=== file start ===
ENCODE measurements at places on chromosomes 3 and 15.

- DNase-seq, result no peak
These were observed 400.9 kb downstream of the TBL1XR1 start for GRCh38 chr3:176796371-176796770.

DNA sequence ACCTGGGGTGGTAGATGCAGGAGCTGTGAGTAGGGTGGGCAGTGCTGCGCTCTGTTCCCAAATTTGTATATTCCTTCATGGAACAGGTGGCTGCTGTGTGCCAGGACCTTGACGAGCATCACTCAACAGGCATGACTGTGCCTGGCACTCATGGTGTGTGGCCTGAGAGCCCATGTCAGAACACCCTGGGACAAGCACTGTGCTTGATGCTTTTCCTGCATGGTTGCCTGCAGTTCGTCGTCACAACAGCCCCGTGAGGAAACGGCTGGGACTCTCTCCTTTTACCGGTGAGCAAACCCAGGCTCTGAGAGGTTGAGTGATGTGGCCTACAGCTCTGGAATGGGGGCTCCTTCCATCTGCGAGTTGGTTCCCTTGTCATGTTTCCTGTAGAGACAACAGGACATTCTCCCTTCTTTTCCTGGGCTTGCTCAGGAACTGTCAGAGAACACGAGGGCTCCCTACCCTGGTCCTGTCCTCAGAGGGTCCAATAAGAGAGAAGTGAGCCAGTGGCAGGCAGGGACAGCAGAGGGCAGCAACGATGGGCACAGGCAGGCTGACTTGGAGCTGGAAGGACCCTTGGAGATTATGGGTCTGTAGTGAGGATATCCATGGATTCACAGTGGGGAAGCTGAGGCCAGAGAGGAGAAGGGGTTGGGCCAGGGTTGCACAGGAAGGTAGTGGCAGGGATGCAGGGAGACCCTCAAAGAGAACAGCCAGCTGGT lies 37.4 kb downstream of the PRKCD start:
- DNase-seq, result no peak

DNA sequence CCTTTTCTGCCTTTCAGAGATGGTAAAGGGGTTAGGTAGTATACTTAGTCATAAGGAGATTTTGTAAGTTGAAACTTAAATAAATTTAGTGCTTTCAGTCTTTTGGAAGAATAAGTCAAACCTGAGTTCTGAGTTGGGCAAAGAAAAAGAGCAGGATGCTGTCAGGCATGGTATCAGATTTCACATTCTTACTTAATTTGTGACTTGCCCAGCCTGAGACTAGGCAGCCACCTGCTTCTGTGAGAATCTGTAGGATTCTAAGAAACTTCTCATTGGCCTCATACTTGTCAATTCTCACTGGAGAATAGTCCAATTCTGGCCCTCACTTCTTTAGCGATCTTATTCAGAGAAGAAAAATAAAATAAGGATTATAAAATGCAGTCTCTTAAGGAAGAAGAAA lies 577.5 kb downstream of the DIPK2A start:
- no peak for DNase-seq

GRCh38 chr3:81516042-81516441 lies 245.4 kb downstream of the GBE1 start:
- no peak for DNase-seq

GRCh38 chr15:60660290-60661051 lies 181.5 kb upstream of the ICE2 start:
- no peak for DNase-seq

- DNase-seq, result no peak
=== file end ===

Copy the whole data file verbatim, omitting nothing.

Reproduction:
ENCODE measurements at places on chromosomes 3 and 15.

- DNase-seq, result no peak
These were observed 400.9 kb downstream of the TBL1XR1 start for GRCh38 chr3:176796371-176796770.

DNA sequence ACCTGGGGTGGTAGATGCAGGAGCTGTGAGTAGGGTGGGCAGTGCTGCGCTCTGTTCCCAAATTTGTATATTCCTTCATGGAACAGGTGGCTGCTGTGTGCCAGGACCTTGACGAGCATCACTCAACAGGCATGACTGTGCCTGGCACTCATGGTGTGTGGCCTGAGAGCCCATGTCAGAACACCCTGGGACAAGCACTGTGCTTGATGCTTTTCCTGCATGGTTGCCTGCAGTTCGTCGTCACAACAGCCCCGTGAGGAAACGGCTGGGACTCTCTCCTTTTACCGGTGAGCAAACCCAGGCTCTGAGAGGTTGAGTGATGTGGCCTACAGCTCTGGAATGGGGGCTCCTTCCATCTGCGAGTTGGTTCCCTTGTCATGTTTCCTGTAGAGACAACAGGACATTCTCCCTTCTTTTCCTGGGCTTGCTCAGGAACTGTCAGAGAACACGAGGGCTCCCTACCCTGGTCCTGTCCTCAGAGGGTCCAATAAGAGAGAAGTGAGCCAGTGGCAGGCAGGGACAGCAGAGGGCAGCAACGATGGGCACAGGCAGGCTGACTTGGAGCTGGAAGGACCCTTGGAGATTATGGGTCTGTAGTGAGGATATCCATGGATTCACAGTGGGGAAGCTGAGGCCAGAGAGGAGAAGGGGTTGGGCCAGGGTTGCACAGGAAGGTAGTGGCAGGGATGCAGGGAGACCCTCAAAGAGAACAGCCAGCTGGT lies 37.4 kb downstream of the PRKCD start:
- DNase-seq, result no peak

DNA sequence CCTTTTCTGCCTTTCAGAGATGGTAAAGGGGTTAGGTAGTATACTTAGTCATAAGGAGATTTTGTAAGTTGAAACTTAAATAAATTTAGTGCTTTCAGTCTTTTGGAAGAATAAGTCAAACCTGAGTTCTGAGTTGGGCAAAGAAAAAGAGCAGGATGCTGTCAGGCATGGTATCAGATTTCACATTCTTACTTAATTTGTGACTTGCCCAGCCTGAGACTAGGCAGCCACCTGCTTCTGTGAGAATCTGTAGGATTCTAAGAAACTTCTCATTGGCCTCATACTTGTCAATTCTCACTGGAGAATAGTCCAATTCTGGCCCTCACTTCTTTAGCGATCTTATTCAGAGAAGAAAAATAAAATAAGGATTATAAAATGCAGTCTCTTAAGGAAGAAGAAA lies 577.5 kb downstream of the DIPK2A start:
- no peak for DNase-seq

GRCh38 chr3:81516042-81516441 lies 245.4 kb downstream of the GBE1 start:
- no peak for DNase-seq

GRCh38 chr15:60660290-60661051 lies 181.5 kb upstream of the ICE2 start:
- no peak for DNase-seq

- DNase-seq, result no peak